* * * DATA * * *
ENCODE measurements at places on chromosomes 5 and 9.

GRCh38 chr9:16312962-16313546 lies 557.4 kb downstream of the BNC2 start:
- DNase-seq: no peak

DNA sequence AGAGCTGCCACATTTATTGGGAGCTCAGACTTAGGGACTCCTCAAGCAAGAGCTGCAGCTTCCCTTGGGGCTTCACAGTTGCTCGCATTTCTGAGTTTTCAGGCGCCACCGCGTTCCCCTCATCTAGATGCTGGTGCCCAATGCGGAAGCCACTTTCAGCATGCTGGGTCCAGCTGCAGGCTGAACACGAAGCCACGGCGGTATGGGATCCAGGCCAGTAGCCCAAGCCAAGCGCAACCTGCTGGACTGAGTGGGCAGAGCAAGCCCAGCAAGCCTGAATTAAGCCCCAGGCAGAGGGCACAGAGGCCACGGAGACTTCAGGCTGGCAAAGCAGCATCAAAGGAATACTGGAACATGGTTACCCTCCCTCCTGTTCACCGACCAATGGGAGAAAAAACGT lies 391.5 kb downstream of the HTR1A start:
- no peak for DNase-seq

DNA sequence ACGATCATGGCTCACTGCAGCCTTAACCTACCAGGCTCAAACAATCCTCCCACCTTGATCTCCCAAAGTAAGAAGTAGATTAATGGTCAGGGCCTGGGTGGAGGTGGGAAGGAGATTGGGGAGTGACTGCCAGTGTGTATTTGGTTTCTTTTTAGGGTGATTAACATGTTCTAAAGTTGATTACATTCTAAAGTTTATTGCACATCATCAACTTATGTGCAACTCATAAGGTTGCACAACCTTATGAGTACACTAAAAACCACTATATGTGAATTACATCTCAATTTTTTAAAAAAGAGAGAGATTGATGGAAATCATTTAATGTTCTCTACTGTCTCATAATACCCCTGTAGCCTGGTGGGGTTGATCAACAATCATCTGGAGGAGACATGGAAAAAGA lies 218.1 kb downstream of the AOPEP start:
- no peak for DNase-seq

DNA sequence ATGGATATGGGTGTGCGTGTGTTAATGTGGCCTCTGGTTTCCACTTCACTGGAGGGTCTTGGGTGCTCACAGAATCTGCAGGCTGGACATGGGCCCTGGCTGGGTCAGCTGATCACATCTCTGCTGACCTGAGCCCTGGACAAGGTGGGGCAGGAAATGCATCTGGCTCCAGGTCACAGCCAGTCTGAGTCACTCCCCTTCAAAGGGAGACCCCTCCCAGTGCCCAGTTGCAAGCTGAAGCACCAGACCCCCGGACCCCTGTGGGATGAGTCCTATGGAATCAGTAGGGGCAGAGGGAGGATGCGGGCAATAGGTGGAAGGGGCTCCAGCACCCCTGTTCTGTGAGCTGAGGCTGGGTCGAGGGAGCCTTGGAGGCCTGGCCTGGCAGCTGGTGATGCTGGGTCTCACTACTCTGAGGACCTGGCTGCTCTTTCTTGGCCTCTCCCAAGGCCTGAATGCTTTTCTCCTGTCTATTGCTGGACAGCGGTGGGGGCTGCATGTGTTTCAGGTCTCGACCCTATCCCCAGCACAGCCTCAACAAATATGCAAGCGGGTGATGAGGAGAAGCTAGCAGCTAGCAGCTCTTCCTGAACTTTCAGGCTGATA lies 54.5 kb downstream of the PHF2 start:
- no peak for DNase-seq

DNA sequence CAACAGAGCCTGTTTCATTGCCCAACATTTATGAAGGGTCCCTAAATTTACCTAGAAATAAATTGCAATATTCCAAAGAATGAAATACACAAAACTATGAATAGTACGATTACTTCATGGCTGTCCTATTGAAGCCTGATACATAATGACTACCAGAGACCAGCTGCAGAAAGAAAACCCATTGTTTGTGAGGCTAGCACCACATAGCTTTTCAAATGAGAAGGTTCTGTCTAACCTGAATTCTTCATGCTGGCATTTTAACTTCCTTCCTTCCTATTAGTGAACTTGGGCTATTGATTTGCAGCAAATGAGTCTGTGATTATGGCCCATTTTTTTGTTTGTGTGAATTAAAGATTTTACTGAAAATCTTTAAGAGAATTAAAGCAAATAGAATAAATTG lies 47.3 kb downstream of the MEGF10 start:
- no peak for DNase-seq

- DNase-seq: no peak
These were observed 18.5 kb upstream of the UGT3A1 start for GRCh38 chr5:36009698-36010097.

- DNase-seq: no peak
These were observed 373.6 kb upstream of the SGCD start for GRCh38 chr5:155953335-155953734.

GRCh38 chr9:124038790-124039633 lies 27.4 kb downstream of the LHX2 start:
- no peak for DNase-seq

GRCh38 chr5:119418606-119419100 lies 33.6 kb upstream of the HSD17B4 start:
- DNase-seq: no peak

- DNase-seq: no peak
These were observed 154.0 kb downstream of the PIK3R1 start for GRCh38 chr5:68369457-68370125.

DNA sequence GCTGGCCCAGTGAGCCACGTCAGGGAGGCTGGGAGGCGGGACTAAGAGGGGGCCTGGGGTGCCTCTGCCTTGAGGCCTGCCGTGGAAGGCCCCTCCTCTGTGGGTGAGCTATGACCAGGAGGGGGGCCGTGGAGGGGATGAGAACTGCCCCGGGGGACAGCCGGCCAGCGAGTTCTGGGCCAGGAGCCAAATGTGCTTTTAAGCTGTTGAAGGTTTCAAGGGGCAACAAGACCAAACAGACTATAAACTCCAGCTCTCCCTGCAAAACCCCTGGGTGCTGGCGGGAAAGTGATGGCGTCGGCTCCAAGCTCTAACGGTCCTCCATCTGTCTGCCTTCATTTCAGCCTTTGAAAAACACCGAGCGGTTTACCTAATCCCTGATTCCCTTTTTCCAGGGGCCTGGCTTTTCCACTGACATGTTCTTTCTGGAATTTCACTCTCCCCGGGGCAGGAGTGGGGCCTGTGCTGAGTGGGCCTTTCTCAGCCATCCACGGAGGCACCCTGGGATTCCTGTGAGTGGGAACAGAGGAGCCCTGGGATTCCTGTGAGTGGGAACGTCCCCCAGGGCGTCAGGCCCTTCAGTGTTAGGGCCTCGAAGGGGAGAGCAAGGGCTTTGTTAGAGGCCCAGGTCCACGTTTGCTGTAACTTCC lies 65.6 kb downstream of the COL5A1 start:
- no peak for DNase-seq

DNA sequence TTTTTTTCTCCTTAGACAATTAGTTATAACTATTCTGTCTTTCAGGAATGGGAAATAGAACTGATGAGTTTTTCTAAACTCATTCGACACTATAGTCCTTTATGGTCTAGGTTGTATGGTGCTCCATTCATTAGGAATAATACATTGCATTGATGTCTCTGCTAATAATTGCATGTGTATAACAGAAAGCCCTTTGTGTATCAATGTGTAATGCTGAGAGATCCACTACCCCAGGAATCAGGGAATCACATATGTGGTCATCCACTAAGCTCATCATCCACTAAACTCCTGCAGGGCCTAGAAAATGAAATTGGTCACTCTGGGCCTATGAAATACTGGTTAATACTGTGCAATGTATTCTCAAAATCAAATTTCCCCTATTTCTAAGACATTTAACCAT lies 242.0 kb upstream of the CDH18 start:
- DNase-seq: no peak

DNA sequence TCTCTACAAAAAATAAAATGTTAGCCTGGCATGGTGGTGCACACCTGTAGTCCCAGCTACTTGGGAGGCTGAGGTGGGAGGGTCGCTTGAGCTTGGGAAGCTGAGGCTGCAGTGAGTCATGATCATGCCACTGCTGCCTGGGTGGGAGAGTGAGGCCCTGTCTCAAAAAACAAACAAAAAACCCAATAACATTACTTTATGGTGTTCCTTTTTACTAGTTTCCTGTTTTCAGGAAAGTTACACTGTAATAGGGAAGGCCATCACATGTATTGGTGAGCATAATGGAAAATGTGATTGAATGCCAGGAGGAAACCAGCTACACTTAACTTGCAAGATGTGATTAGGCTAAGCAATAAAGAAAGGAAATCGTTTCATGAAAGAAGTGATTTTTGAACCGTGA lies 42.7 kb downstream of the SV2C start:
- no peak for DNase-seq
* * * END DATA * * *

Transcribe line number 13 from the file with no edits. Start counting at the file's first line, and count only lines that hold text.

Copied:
These were observed 18.5 kb upstream of the UGT3A1 start for GRCh38 chr5:36009698-36010097.